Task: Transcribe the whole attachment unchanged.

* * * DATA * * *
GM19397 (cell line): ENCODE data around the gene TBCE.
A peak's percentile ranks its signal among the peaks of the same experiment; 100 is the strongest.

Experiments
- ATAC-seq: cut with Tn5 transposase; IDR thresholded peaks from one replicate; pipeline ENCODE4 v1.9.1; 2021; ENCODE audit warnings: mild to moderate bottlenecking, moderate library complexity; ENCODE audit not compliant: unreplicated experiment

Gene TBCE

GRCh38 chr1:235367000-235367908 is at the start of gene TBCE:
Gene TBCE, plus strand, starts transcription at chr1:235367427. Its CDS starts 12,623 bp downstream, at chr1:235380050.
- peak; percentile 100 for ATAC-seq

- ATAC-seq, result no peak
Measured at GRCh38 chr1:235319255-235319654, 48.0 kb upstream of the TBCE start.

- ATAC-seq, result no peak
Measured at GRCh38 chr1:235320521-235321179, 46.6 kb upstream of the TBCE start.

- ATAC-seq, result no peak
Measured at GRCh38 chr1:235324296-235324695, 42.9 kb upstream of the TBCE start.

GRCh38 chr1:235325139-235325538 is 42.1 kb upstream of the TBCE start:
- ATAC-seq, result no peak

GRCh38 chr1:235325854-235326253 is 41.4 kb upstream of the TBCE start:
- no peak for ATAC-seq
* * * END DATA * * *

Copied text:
GM19397 (cell line): ENCODE data around the gene TBCE.
A peak's percentile ranks its signal among the peaks of the same experiment; 100 is the strongest.

Experiments
- ATAC-seq: cut with Tn5 transposase; IDR thresholded peaks from one replicate; pipeline ENCODE4 v1.9.1; 2021; ENCODE audit warnings: mild to moderate bottlenecking, moderate library complexity; ENCODE audit not compliant: unreplicated experiment

Gene TBCE

GRCh38 chr1:235367000-235367908 is at the start of gene TBCE:
Gene TBCE, plus strand, starts transcription at chr1:235367427. Its CDS starts 12,623 bp downstream, at chr1:235380050.
- peak; percentile 100 for ATAC-seq

- ATAC-seq, result no peak
Measured at GRCh38 chr1:235319255-235319654, 48.0 kb upstream of the TBCE start.

- ATAC-seq, result no peak
Measured at GRCh38 chr1:235320521-235321179, 46.6 kb upstream of the TBCE start.

- ATAC-seq, result no peak
Measured at GRCh38 chr1:235324296-235324695, 42.9 kb upstream of the TBCE start.

GRCh38 chr1:235325139-235325538 is 42.1 kb upstream of the TBCE start:
- ATAC-seq, result no peak

GRCh38 chr1:235325854-235326253 is 41.4 kb upstream of the TBCE start:
- no peak for ATAC-seq